Skip to content

Oil Change

Cornellian-owned company makes the most of leftover seeds


The oil business is booming in the Finger Lakes—without the aid of roughnecks or drilling rigs. It’s culinary oil, and for husband-and-wife entrepreneurs Gregory Woodworth ’94 and Kelly Coughlin ’93, it’s turning into a thriving business, with their products winning over both professional chefs and health- and taste-conscious home cooks.

Kelley Coughlin '93 and Gregory Woodworth '94

Out of their gourds: Kelly Coughlin ’93 and husband Gregory Woodworth ’94 make oils from squash and pumpkins.

Woodworth and Coughlin’s Stony Brook Wholehearted Foods produces varietal seed oils from locally grown butternut squash, delicata squash, oilseed pumpkin, and kabocha squash—each with its own personality, flavor, and behavior under various cooking conditions. The squash-seed oils have high smoke points, which makes them ideal for frying. The pumpkin-seed oil—derived from an heirloom varietal, the Kikai, grown specifically for its hull-less seeds—doesn’t do well at high temperatures and is best drizzled over salads or soups, or added to rice, couscous, or pasta. Their most popular oil is butternut squash-seed, the product that launched the company. Says Woodworth: “It has a flavor that pleases just about everybody—toasted almonds, walnuts, peanuts, and warm butter.”

The primary markets for the Wholehearted oils are specialty stores such as Dean & DeLuca and Whole Foods. They’ve also been welcomed at natural food stores, including Ithaca’s Greenstar Co-op. A third and fast-growing market is in “tasting stores” in places as far away as New Mexico and Oregon, where sales have more than doubled in the past year. The oils have also found favor with professional chefs in Maine, Massachusetts, and New York City.

Woodworth, who earned an MBA from Bentley College after graduating from the Hotel school, and Coughlin, a CALS alumna who studied marine biology and fine arts, decided in 2005 that they wanted to move their mail-order cookie company from Boston to more easygoing environs. Their dreams of returning to Upstate New York solidified when they learned about Cornell’s New York State Food Venture Center, an incubator for food-related start-ups. A program of the Department of Food Science, the center offers help with product development and safety evaluation, guidance through the regulatory maze, and links to business assistance, financing sources, and local suppliers and service providers. “We get around 1,700 calls a year from people producing, or trying to produce, all kinds of food products,” says technician Herb Cooley. “Some are from companies as large as Unilever and some as small as the Mennonite farmer down the road whose wife is trying to make pickles to sell at the farmers’ market.”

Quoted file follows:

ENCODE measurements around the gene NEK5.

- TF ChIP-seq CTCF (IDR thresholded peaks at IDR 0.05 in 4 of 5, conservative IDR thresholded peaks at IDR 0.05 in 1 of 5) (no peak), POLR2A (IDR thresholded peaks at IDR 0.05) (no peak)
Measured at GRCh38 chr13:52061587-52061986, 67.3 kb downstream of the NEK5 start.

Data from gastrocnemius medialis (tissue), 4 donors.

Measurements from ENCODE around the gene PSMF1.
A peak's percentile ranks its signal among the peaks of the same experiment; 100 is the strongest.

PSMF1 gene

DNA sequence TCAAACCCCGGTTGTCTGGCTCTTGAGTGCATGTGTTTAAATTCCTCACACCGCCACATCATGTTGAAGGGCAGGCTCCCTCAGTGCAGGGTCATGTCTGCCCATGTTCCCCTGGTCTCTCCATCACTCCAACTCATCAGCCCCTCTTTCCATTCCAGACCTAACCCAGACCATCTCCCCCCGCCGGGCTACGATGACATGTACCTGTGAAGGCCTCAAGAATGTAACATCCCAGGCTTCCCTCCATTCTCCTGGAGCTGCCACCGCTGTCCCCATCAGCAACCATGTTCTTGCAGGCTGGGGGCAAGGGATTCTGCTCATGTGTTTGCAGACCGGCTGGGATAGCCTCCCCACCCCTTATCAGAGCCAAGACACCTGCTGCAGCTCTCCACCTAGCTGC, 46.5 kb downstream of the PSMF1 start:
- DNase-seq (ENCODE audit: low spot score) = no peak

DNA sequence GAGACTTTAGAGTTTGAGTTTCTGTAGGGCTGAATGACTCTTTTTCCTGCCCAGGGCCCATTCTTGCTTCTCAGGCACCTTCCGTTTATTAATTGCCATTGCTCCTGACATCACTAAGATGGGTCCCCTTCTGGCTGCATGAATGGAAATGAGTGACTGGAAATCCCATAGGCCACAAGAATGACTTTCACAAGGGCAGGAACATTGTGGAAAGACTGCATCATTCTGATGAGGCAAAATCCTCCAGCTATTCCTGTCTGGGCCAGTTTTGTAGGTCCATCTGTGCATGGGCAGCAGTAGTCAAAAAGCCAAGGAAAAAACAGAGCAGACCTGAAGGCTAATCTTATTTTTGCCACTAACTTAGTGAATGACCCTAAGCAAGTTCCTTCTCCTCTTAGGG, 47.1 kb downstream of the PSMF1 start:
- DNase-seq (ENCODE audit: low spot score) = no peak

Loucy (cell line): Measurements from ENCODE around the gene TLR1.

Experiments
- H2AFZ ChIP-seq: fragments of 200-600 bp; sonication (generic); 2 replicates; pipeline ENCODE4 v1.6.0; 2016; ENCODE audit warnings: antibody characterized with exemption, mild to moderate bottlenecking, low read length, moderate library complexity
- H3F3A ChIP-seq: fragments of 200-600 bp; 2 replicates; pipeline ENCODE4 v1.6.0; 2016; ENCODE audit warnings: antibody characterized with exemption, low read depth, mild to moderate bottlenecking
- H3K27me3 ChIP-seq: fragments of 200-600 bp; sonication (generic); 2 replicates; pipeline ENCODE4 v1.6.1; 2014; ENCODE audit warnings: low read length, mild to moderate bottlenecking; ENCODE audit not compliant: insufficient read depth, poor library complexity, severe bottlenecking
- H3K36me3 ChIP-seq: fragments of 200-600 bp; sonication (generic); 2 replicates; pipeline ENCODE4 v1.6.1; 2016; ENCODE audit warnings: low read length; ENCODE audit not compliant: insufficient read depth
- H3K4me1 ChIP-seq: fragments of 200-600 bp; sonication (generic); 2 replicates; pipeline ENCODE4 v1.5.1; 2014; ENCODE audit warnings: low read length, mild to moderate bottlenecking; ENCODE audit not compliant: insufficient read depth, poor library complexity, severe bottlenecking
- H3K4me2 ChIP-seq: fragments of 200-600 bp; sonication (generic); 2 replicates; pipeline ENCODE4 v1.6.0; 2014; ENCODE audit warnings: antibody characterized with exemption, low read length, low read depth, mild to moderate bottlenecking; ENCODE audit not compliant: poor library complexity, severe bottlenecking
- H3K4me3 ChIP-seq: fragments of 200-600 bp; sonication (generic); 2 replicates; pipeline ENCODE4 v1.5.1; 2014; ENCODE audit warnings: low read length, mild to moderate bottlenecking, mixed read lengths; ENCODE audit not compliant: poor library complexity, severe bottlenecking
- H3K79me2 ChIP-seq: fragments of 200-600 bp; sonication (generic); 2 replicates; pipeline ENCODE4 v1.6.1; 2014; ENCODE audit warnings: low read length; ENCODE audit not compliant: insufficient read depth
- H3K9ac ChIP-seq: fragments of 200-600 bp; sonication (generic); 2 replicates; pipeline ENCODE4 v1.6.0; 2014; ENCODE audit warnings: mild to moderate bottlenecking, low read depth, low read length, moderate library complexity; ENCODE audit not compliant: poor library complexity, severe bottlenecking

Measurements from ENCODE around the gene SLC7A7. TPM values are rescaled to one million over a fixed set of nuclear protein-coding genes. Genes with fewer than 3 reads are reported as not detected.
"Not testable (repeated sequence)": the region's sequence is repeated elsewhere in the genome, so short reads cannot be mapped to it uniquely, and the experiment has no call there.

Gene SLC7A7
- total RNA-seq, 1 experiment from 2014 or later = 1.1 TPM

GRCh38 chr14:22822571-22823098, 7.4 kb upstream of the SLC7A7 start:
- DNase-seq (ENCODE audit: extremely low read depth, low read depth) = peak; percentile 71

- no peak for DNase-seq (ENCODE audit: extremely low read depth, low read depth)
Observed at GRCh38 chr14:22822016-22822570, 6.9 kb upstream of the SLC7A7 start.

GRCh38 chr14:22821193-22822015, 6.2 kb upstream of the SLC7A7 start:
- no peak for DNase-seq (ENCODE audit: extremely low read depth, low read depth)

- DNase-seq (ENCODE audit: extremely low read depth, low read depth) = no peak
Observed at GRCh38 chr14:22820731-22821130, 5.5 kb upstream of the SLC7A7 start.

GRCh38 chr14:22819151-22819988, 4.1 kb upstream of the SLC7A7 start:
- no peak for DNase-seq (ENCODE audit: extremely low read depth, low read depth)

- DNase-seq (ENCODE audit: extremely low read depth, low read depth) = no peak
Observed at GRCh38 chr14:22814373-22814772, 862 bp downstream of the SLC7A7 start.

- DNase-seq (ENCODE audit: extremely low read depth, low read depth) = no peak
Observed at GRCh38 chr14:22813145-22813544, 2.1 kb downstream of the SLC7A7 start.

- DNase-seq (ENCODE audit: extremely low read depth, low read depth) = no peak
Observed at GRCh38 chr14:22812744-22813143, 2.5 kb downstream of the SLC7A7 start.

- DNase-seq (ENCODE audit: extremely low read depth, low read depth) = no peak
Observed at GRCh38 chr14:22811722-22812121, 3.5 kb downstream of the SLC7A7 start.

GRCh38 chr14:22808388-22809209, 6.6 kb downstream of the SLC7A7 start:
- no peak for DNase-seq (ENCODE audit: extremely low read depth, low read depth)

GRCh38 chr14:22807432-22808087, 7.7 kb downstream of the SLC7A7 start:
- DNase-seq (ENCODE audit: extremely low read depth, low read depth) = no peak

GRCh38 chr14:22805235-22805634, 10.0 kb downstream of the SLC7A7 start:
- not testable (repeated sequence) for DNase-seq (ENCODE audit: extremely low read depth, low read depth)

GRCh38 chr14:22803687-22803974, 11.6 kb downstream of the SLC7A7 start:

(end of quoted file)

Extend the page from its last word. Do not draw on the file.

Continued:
bottle and gourd

Good seed: The company’s oils make use of a part of the plant that’s usually discarded by the ton.

Cooley told Woodworth and Coughlin about a farm in Brockport, New York, that grows thousands of acres of squash that is peeled, seeded, and cut up for sale at supermarkets. The process leaves behind twenty-five to thirty tons of seeds each year; disposing of them was burdensome—and expensive. Cooley roasted and pressed a test batch. “The roasted seeds were good to eat,” he says, “and when pressed, the oil was plentiful and a beautiful color and flavor.”

He suggested that Woodworth and Coughlin look into extracting oil from the seeds to replace some of the butter in their cookies—and they were impressed. “I thought, This is amazing stuff and with a little tweaking of the flavor profile, I’d like to see this developed into a culinary oil,” Woodworth says. “It became our calling.” After further experimentation and refinement, the couple had a product that seemed more promising than cookies. They switched gears and founded Wholehearted to produce and market squash-seed oil as an alternative to olive oil and other specialty oils, most of which are imported. Drawing on her background in art, Coughlin designed packaging, labels, and a website ( She aimed for clarity and simplicity. “You don’t need a lot of bells and whistles to showcase a product you’ve put so much of yourself into,” says Coughlin. “We care about how we make that product, and that’s what we want to get across.”

Venture capitalists found the idea too risky, so the entrepreneurs moved ahead on a shoestring budget, with equipment borrowed from Cornell. They got a boost when Noah Sheets, the chef at the New York State Governor’s Mansion, purchased their squash-seed oil for a special event—becoming their first official customer. Sales took off; last year they were up 25 percent and they continue to rise. The company’s modest profits have fueled growth, with new equipment including an expeller press from Germany and a roaster custom manufactured by one of the few U.S. producers. “And maybe one day,” muses Woodworth, “we’ll have the time to go back to doing cookies.”